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Has the pandemic made build to rent programmes more popular?

By Harry Brown
04 February 2021

By Harry Brown

The UK has always prioritised home ownership over renting. However, what the pandemic has helped to show is that people are prioritising different things in their home: namely flexibility, easy access to amenities, and choices over what to do with their property and time.

Unlike the UK, our European friends have long favoured a rental model. For these societies, owning a home is not the be all and end all. With strict regulation and top-down enforcement to aid rental unions and associations, renting remains not just feasible, but desirable.

Take the Dutch model as an example: research shows you can rent a property double the size of that in the UK, for 30% of the price.

The dream of home ownership alludes many, with 75% of 18–35-year-olds in employment not owning their own home - but is it even all it is cracked up to be? Perhaps a more age specific approach is required to ensure the lifestyle benefit and choices are being met for each demographic – and those who actively choose not to buy because of the benefits to be had in renting.

The conditions born out of pandemic, namely the desire for strong communal ties and ease of access to lifestyle amenities has hastened the yearning for many to seek what is on offer from the rental market, and in particular Build to Rent (BTR) properties.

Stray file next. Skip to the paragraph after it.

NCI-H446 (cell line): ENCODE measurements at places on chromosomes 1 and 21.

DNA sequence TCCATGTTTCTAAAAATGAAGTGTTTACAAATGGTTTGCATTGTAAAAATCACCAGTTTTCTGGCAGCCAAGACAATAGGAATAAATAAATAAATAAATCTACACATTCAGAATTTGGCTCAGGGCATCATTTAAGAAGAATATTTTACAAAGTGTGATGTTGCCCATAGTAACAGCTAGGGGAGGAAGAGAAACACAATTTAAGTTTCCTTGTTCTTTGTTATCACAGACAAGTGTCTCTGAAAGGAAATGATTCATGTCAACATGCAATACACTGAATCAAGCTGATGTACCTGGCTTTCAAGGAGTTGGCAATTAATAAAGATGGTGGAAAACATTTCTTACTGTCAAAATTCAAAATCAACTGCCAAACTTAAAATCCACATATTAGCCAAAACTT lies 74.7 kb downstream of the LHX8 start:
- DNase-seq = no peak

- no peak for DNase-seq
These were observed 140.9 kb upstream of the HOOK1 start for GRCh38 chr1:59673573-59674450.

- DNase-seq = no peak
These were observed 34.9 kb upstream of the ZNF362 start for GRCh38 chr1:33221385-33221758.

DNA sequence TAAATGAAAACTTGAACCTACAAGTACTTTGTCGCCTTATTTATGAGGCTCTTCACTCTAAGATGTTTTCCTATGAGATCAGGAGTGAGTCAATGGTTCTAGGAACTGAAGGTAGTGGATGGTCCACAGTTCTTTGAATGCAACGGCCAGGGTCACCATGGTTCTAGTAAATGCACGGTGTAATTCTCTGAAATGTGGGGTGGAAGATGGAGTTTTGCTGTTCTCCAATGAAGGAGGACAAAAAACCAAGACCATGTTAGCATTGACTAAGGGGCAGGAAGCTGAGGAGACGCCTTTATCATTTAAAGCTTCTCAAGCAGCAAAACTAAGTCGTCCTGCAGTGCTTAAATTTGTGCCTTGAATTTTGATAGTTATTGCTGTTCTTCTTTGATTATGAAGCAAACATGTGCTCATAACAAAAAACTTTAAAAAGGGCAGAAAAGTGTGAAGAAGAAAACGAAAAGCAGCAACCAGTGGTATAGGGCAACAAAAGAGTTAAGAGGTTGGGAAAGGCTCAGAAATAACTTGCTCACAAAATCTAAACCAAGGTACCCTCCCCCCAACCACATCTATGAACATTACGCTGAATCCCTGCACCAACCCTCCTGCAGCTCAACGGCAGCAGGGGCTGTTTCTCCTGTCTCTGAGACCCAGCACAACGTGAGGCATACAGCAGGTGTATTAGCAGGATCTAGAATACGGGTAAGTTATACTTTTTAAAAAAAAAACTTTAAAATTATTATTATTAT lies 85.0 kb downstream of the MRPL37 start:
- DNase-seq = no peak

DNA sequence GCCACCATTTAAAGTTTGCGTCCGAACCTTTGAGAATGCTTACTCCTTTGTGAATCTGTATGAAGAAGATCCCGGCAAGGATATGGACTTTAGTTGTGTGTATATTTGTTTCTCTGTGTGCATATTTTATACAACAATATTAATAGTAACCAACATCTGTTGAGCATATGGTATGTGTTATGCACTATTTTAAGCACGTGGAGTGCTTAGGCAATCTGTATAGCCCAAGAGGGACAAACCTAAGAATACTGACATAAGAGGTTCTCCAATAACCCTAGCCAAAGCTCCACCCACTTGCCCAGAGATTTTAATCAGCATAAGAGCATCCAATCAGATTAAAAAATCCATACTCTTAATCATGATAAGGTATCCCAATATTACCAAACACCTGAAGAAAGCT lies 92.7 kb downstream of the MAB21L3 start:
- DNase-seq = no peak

Indeed, the Home Owners Alliance  define BTR as ‘new build apartments that have been built specifically for renters, they have to include at least 50 homes, they are owned and managed by one landlord’.

BTR allows for rent to be properly regulated, provides a communal environment with shared facilities, and essentially operates as a one stop shop for all management enquiries in a brand-new home – with the knowledge that nobody has ever lived in that space before. It allows those seeking a certain lifestyle to achieve it, without making compromises on quality, space or location if buying.

With the average age of the renter rising by five years since 2017,  it suggests the UK is changing its attitude to renting, and with it, the quality of product. Concierge services, pets-allowed policies, on site amenities like gyms and cinema rooms, all in central locations are all steps in the right direction and will appeal to that late twenty, early thirty demographic who are increasingly warming to the idea of pushing back buying for a few years.

It will be interesting to see how the BTR market fares as we come out of the pandemic’s clutches, but there is certainly an increased appetite for rental which is not likely to dwindle overnight. People want flexibility, the lifestyle on offer and importantly the choice of movement- and this is where BTR can come into its own.